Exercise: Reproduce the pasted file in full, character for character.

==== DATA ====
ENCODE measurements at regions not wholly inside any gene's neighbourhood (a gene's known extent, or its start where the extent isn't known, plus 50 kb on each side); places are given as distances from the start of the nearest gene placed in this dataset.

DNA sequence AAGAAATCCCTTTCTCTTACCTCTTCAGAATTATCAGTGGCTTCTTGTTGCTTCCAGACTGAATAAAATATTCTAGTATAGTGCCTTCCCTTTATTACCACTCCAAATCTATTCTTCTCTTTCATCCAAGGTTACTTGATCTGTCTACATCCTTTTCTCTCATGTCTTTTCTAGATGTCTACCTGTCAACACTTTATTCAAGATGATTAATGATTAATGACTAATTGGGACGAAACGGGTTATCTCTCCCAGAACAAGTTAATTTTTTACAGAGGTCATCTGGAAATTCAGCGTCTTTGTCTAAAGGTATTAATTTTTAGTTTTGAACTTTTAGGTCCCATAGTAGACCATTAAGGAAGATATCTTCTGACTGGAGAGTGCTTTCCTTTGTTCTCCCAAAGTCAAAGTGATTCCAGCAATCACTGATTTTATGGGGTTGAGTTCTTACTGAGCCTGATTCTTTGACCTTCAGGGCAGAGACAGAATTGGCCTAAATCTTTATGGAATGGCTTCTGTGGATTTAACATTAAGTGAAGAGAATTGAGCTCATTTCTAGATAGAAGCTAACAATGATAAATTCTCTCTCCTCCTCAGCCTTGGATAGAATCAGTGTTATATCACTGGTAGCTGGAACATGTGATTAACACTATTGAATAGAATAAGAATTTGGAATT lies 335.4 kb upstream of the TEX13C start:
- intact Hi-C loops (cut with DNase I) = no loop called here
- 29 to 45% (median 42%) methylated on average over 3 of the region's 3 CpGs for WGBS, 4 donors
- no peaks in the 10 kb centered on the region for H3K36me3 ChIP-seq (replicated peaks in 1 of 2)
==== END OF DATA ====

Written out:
ENCODE measurements at regions not wholly inside any gene's neighbourhood (a gene's known extent, or its start where the extent isn't known, plus 50 kb on each side); places are given as distances from the start of the nearest gene placed in this dataset.

DNA sequence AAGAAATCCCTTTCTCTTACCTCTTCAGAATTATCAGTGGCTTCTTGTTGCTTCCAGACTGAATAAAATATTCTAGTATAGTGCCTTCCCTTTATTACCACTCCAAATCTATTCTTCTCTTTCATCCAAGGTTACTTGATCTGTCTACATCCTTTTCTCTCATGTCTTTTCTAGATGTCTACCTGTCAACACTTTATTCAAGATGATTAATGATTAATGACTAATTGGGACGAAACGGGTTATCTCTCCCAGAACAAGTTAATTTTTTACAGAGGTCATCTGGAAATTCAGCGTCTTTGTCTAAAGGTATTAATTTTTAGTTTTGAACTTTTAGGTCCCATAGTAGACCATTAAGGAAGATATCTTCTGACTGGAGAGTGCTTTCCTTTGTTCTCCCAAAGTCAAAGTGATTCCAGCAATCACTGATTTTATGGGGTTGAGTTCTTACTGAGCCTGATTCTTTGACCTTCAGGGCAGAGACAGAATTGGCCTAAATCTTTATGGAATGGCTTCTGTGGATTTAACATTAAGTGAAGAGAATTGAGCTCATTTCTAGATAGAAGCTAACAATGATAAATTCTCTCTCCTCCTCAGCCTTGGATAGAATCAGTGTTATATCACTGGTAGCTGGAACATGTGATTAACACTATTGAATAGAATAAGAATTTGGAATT lies 335.4 kb upstream of the TEX13C start:
- intact Hi-C loops (cut with DNase I) = no loop called here
- 29 to 45% (median 42%) methylated on average over 3 of the region's 3 CpGs for WGBS, 4 donors
- no peaks in the 10 kb centered on the region for H3K36me3 ChIP-seq (replicated peaks in 1 of 2)